Hi Joanna, thanks for agreeing to share your marketing tips with us. Before we get started, tell me a little about yourself.
Well, I'm the first literary agent that Nancy Coffey Literary & Media Representation has ever taken on board, and I couldn't be happier. Working with an industry veteran like Nancy has been invaluable to me--she's a fantastic mentor. Prior to working with Nancy Coffey, I was a literary assistant/junior agent at FinePrint Literary Management, where I also
sold audio rights. My taste varies, as you can see by my first two sales listed on Publisher's Marketplace--The Town that Food Saved by Ben Hewitt (Rodale, winter 2010)--narrative non-fiction) and The Ghostwater series by Lee Nichols (Bloomsbury, May 2010--YA paranormal). I'm always on the lookout for something new, and if the writing is strong, it doesn't matter what it's about!
In your opinion , what are the top 3 things every author should and must do to promote their book?
1--Definitely create a website.
2--If they haven't already, join a writing community (SCBWI, RWA, etc)--the writing community is one of the most supportive I've seen in any industry and your fellow writers not only make wonderful critique partners, but they have great publicity and self-marketing advice.
3--Reach your audience personally. I'm not more specific here because honestly, it depends on the book. For YA, a blog with contests and maybe even a blog tour is a strong marketing device. For a socio-economic non-fiction, it may be best to give lectures at colleges and business conventions. Either way, you need to reach that audience!
How important is technology to an author’s marketing plan?
These days, very important. Even that socio-economic narrative non-fiction writer wants a website and to set up a few interviews online. I know one author who gives lectures by webcam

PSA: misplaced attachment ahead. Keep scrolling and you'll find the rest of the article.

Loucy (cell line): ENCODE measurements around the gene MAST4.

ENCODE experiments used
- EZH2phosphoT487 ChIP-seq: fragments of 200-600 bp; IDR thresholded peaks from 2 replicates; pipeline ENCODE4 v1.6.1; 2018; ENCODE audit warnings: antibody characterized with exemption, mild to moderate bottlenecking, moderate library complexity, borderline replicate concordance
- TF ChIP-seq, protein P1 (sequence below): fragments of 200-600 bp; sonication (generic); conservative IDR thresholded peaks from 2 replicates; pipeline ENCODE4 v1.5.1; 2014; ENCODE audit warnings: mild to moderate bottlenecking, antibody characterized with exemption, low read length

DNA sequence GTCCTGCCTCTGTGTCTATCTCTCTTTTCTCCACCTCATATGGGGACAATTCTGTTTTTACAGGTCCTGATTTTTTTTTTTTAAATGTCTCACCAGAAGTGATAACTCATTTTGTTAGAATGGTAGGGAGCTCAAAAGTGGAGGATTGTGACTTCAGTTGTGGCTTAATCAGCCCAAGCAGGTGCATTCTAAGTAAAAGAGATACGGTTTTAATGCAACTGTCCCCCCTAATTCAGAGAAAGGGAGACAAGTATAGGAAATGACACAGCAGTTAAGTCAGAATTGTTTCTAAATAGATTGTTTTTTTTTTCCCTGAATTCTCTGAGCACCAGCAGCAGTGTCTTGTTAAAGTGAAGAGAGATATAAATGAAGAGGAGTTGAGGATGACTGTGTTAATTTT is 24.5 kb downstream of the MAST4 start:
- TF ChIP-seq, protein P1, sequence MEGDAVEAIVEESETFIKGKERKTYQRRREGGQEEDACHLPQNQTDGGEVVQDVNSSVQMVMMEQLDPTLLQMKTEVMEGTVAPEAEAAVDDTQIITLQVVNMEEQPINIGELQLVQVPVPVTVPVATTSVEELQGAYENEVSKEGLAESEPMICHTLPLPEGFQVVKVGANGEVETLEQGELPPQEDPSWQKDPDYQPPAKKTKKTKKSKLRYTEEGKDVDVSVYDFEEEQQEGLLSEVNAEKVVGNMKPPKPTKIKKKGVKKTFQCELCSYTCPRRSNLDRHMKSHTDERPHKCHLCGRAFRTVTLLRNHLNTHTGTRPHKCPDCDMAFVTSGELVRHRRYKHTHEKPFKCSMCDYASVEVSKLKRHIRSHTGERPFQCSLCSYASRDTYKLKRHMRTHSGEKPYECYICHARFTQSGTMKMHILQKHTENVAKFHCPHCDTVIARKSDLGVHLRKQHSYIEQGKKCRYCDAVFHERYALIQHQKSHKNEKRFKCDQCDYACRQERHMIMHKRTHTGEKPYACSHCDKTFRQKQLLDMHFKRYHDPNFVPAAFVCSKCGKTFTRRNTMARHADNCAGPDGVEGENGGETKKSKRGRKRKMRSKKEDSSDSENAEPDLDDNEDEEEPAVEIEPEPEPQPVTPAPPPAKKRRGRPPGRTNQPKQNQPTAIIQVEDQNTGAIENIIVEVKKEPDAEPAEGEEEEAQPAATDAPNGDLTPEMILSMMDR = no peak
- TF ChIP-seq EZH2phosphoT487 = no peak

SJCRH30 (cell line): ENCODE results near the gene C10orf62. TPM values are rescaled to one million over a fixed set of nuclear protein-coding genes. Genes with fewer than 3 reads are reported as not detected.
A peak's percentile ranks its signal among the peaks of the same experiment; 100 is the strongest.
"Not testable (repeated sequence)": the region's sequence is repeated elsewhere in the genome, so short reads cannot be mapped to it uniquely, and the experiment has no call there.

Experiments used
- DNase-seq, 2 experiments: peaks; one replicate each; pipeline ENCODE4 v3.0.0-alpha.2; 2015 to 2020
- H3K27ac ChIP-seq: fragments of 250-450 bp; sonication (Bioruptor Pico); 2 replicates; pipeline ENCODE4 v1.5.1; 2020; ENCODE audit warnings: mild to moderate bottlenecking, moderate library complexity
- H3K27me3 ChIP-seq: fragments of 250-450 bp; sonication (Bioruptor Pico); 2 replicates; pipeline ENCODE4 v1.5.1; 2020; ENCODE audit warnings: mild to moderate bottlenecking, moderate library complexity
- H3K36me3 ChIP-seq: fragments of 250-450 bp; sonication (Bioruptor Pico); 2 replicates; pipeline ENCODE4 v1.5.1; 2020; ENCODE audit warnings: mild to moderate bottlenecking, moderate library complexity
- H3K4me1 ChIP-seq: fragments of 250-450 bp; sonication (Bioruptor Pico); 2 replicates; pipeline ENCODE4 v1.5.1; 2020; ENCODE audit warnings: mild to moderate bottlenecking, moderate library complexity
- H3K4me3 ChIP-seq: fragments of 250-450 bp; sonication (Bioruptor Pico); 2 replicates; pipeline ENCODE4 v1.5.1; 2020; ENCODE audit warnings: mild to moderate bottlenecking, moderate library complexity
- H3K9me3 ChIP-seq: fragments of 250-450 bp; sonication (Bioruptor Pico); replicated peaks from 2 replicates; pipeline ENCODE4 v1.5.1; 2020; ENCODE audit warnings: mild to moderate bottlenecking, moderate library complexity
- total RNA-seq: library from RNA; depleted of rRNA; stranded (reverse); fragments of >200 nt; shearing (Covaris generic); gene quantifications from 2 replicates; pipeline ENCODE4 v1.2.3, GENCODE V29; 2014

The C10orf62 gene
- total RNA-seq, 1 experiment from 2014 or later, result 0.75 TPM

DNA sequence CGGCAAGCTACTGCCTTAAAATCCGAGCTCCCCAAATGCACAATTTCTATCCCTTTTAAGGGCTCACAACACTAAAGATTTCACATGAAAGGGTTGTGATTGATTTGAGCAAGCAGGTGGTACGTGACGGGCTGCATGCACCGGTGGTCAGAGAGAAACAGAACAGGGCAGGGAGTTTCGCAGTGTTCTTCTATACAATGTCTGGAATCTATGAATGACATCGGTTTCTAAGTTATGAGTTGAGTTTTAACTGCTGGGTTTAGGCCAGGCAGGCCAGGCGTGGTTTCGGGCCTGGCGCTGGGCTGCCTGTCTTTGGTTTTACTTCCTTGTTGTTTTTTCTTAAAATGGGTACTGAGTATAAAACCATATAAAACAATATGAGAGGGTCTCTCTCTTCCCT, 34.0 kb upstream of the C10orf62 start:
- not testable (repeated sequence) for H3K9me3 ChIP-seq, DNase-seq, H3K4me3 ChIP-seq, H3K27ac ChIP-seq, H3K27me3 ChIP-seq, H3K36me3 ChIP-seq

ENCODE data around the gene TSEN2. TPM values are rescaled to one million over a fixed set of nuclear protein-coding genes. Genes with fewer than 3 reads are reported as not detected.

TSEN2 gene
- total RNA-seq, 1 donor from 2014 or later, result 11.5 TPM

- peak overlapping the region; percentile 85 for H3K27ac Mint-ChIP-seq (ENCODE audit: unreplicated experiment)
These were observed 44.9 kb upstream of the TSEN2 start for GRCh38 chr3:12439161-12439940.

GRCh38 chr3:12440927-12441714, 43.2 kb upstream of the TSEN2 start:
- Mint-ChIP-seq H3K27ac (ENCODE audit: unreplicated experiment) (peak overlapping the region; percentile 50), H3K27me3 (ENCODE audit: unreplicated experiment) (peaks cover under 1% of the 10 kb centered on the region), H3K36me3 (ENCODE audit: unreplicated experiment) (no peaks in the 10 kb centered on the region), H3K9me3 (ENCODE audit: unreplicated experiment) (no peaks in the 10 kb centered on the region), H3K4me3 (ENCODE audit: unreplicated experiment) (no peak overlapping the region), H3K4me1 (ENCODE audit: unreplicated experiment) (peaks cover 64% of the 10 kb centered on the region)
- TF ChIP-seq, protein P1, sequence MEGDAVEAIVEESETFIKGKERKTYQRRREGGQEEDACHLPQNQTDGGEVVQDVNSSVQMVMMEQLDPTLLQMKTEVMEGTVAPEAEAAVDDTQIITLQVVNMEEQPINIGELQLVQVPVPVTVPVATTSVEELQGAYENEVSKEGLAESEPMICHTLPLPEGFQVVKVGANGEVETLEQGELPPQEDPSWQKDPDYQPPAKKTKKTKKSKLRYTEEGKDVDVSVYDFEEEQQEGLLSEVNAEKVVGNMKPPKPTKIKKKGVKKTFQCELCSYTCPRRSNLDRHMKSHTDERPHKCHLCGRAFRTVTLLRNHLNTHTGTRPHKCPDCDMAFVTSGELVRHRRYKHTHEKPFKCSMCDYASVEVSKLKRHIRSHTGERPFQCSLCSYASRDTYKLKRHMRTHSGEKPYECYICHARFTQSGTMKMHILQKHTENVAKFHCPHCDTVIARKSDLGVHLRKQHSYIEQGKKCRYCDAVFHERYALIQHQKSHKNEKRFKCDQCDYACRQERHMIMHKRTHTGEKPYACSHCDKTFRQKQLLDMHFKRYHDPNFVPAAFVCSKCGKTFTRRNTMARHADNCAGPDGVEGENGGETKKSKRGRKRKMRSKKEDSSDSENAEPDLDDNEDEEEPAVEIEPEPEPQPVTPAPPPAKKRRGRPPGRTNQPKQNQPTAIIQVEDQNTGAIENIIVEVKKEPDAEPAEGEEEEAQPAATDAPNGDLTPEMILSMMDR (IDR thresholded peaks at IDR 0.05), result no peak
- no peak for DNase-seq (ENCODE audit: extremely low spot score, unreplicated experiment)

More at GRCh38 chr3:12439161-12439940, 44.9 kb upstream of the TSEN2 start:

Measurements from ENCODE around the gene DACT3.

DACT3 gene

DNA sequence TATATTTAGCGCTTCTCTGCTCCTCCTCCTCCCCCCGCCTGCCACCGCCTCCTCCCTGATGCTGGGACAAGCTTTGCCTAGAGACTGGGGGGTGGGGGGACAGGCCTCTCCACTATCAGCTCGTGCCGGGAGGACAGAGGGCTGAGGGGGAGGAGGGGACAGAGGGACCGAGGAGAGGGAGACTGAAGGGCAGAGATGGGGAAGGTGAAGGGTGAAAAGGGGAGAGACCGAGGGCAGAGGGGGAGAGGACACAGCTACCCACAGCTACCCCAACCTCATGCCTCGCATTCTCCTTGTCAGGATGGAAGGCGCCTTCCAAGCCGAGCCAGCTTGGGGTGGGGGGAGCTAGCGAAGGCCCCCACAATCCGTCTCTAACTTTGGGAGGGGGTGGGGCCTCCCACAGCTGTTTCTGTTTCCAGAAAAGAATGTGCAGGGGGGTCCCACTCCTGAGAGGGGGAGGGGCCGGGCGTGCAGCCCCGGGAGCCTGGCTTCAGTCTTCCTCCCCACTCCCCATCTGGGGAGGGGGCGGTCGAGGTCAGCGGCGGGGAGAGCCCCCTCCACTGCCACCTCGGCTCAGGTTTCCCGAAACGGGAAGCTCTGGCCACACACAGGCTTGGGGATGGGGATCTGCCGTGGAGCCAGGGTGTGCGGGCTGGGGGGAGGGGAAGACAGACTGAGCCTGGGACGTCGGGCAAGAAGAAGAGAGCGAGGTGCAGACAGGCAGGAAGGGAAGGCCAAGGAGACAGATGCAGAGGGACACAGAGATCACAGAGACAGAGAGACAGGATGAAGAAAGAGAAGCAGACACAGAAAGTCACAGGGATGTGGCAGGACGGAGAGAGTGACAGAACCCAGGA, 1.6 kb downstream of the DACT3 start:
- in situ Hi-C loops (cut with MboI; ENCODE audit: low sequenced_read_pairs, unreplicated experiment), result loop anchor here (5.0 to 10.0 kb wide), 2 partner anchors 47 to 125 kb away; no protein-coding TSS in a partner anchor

when he can't be present himself, there are e-books, e-anthologies where authors publish short stories about the characters in their upcoming books, etc--there are some fantastic options for writers these days!
What other advice do you have for authors/writers regarding marketing?
Take a very active role in the marketing of your book. There are still writers and authors
out there who expect everything to be done for them. With the publicists at the publishing houses spread so thin, this is unrealistic and will only hurt the sale of your book. You need to be a team player, and in fact, the star of the game. Send some copies out to local papers/magazines for reviews in your area. If you've published a children's book, visit some schools. If you've written women's fiction, look out for local women's organizations that you may be able to appeal to. Go on a blog tour, link up with some other author's for book signing events, attend conferences. If you won't be the biggest champion for you book, who will?
When evaluating whether to take on an author or book, do you ever google them to see if they already have a web presence or platform?
What things do Publishers offer in contracts in terms of Marketing? What does the average author receive or is it different, depending on the book?
Publishers don't actually offer anything in contracts in terms of marketing. The publishing
house's marketing plan is completely separate and varies from book to book. Each house
has a general marketing plan that they do for all of their titles, but if it is something they really want to push, they'll write up a specialized marketing plan for that specific title.
I would say that the average author receives placement in the company's catalog, and the book
is sent out for review to the usual line up (Publisher's Weekly, Romantic Times, etc). That's it. Scary, huh? This is why it is so important to champion your own book!
What are you looking for? What are you interested in?
Well, I represent a lot of children's books, from picture books to YA (non-fic to fic), covering every sub-genre there. As far as the adult market goes, I am looking for historical fiction, women's fiction, urban fantasy, paranormal romance, romantic suspense, dark drama, horror, some narrative non-fiction (although I'm very picky about this--I know what I like when I see it. Topics would be: food, environment, pop culture) I am NOT looking for: mysteries, poetry, screenplays, short stories, anymore picture books, corporate/legal thrillers, academic non-fiction, memoirs.
And if I didn't mention the genre that you write, it can't hurt to query me!